Kendo puts Glasgow to the bamboo sword

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Harry Tattersall Smith

Everybody was Kung Fu fighting; yet the latest martial arts trend sweeping Glasgow is Kendo. You’ve probably seen them across campus — they cut striking figures dressed in long black robes with meshed silver masks. You could be forgiven for being slightly intimidated — there is a certain Harry Potter Death Eater aura about them, gliding ethereally in their billowing robes with expressions hidden away beneath cloak and visor.

Kendo, literally meaning ‘way of the sword’ has emigrated from Japan, and has seen its popularity surge in Britain over the last decade as people seek to go beyond the treadmill in search of a way of keeping fit that isn’t soul-destroyingly dull. Dull it is certainly not. Watching the experts fight really is mesmerising. We are in a relatively empty hall, yet it reverberates with the sound of people shrieking and smacking each other with massive bamboo swords. Not wanting to use hyperbole, but the energy and excitement gives me the proverbial shivers.

The grace of the masters is counter-balanced strongly by my “bambi on ice” inelegance. I can’t clap in time, so a sport in which rhythm is intrinsic to striking your opponent is a bit of a struggle. Altogether, I’m pretty self-conscious. Essentially I am walking back and forth across the hall repeatedly slicing thin air with my deceptively heavy saber. I’m assured that learning the basics is essential to mastering the poise and balance necessary in Kendo, yet I can’t help feeling I’m acting in a low budget Star Wars spin-off. However, once I overcome my sense of silliness, I realise that I am fufilling many childhood dreams about being let loose with a sword, and that I love Star Wars. This is my dream sport. It’s fun, energetic and about skill and strategy as much as power and fitness.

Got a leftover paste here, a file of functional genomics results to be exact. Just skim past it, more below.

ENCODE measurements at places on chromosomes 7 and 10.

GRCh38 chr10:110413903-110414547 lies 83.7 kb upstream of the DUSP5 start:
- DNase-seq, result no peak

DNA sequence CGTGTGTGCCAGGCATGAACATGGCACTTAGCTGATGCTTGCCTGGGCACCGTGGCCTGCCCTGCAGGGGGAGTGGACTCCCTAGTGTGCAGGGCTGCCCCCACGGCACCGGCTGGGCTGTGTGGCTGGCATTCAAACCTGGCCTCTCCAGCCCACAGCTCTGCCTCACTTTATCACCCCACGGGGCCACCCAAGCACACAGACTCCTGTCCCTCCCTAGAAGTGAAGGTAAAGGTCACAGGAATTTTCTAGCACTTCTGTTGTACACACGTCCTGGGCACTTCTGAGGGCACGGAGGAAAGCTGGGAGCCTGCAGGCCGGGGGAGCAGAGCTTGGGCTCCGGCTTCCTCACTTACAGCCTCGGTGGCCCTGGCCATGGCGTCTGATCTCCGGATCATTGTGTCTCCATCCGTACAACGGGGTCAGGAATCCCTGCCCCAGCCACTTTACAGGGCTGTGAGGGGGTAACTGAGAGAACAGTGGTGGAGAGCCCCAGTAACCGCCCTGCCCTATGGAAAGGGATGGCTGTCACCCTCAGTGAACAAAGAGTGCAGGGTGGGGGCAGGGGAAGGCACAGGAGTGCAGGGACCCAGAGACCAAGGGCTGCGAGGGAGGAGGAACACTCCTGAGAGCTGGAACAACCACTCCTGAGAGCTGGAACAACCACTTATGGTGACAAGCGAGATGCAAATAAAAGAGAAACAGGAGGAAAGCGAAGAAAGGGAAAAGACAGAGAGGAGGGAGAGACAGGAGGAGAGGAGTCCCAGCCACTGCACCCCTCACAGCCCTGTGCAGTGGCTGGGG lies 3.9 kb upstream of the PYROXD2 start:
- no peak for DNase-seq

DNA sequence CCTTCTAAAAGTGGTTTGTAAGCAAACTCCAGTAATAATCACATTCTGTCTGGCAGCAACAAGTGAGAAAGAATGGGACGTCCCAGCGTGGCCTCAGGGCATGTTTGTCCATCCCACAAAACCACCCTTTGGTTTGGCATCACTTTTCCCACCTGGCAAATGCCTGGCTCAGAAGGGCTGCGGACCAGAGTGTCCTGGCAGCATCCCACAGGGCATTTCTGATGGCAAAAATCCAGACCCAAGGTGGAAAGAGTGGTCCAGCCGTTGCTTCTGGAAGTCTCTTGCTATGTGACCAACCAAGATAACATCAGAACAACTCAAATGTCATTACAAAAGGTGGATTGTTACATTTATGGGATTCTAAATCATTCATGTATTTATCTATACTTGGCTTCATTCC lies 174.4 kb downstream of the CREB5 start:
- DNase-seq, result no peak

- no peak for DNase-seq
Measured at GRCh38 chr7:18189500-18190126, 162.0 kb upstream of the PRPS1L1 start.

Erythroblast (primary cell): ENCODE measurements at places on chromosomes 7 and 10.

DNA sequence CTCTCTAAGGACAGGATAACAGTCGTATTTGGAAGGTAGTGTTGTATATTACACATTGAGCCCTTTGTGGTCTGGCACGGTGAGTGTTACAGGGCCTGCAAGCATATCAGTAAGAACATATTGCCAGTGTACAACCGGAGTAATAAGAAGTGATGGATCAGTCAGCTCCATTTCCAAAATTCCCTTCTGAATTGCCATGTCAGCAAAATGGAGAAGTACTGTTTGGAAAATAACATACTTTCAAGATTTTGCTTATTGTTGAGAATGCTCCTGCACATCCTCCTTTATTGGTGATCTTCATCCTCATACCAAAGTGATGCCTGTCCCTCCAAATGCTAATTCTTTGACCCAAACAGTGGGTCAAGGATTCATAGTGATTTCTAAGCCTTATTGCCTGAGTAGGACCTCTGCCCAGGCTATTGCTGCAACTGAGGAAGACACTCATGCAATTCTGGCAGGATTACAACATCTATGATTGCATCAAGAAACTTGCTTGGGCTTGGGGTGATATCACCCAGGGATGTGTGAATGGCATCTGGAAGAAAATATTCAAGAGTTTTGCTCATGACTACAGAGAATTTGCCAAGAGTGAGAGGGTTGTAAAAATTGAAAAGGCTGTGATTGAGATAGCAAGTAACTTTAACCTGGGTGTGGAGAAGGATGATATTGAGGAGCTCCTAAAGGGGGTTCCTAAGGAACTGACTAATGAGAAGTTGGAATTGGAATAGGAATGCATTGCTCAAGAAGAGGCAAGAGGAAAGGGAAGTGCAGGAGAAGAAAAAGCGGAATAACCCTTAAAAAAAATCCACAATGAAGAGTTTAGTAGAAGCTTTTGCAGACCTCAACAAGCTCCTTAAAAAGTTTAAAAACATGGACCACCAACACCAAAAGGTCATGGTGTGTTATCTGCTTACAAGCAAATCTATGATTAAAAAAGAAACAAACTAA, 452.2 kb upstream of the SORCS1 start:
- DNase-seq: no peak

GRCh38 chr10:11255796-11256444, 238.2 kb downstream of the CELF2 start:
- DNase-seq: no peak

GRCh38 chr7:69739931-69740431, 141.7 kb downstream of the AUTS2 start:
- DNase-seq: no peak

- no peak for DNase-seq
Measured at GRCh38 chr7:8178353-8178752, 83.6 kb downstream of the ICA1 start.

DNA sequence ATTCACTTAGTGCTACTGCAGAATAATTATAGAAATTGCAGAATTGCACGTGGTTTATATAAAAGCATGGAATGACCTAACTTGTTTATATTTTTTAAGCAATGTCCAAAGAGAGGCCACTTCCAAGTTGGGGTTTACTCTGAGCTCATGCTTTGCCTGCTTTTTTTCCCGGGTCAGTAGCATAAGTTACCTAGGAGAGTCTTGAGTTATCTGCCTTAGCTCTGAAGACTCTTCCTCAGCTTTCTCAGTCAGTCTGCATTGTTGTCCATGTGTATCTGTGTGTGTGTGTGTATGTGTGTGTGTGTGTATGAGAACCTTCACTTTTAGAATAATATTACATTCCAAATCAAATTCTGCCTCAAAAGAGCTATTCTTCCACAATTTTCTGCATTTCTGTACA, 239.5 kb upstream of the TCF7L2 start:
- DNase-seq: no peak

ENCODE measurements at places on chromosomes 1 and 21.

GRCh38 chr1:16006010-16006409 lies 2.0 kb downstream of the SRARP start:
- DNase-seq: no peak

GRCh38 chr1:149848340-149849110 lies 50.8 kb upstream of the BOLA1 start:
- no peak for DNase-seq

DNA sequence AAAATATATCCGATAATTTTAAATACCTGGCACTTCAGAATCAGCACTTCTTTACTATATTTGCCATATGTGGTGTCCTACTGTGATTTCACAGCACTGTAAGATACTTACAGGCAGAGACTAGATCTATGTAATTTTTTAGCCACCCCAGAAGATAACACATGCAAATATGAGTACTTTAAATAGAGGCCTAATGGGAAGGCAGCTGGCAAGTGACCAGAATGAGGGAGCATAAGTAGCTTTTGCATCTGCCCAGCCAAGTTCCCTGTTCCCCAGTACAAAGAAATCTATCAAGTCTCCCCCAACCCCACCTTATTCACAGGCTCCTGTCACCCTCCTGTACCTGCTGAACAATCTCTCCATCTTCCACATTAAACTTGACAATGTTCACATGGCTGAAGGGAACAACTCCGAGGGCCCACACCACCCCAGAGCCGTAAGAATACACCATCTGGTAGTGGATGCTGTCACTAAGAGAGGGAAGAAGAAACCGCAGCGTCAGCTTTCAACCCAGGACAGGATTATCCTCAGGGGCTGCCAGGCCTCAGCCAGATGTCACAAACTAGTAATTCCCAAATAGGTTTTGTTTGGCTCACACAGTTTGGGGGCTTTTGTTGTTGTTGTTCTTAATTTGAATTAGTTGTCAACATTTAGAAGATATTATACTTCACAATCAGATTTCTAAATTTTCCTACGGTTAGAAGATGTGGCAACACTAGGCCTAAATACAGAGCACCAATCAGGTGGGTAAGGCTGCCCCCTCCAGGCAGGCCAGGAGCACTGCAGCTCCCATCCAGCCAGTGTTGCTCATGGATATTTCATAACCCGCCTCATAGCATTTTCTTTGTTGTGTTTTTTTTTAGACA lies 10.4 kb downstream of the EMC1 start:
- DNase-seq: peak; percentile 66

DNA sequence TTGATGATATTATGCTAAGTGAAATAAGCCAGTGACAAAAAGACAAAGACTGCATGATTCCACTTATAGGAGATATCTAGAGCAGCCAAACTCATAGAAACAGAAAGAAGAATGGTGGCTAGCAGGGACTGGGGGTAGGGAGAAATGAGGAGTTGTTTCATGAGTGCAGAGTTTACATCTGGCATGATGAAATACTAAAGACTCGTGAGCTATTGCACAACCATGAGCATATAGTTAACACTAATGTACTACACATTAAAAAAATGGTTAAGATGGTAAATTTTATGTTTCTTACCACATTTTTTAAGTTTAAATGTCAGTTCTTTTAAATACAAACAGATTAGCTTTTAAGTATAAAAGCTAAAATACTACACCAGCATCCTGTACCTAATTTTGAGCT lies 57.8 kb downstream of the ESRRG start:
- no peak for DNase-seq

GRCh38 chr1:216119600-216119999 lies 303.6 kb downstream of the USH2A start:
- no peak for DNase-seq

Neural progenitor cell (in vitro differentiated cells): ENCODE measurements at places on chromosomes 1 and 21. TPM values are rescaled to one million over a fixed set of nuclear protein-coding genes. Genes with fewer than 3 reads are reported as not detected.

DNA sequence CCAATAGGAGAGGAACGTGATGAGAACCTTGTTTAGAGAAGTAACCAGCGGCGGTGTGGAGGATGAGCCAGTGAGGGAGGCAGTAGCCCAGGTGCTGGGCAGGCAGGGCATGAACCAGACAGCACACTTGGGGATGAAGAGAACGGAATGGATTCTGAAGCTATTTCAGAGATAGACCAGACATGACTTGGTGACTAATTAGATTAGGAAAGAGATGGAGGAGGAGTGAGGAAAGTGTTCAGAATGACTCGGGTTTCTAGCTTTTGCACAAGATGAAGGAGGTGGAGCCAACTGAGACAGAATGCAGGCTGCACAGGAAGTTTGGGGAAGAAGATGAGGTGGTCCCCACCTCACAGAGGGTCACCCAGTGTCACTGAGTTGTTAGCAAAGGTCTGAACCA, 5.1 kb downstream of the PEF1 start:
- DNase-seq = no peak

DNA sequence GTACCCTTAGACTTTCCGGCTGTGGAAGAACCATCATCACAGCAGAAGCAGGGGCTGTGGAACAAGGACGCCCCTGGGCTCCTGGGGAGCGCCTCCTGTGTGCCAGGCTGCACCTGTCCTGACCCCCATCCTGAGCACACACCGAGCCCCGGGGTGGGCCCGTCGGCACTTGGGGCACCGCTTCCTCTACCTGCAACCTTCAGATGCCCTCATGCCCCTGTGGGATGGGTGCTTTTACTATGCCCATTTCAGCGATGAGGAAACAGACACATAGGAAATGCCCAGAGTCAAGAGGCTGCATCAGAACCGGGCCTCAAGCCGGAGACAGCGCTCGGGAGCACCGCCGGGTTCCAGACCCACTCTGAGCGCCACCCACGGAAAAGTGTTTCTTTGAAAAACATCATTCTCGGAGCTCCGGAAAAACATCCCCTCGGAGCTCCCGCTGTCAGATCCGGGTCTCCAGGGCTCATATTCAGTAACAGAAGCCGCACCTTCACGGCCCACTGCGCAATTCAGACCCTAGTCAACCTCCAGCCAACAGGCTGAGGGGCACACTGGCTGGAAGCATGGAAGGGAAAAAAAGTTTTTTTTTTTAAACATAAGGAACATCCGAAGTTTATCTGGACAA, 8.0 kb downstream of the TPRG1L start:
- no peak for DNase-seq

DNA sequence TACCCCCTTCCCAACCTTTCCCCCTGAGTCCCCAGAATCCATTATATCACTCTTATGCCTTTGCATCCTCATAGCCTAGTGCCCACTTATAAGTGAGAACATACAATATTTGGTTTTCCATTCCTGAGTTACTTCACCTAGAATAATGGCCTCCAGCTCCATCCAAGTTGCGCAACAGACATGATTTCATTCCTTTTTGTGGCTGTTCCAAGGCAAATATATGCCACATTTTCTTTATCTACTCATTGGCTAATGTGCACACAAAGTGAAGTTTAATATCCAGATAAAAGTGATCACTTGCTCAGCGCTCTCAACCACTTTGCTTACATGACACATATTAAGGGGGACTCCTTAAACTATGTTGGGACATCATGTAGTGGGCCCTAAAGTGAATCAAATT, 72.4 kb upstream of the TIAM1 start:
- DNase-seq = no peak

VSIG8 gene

Niall Moore founded the club in 2007 after returning from a gap year in Japan where he picked up the sport. “I came back to Glasgow and in amongst all the clubs that GUSA offered I was surprised that Kendo wasn’t there.” For a sport that is so visually compelling it doesn’t seem hard to generate interest, yet Niall says, “there are about twenty or so members, but most of them are beginners.”

Although they may be a new squad, the team has a lot to be enthusiastic about. “We’ve just been down at the Mumeishi Threes down in London. It’s one of the most prestigious, international Kendo tournaments on the circuit, and although we didn’t win anything, our strong performance against some of the best in the world, suggests that in a couple of years this club will have a real chance of winning some major trophies.”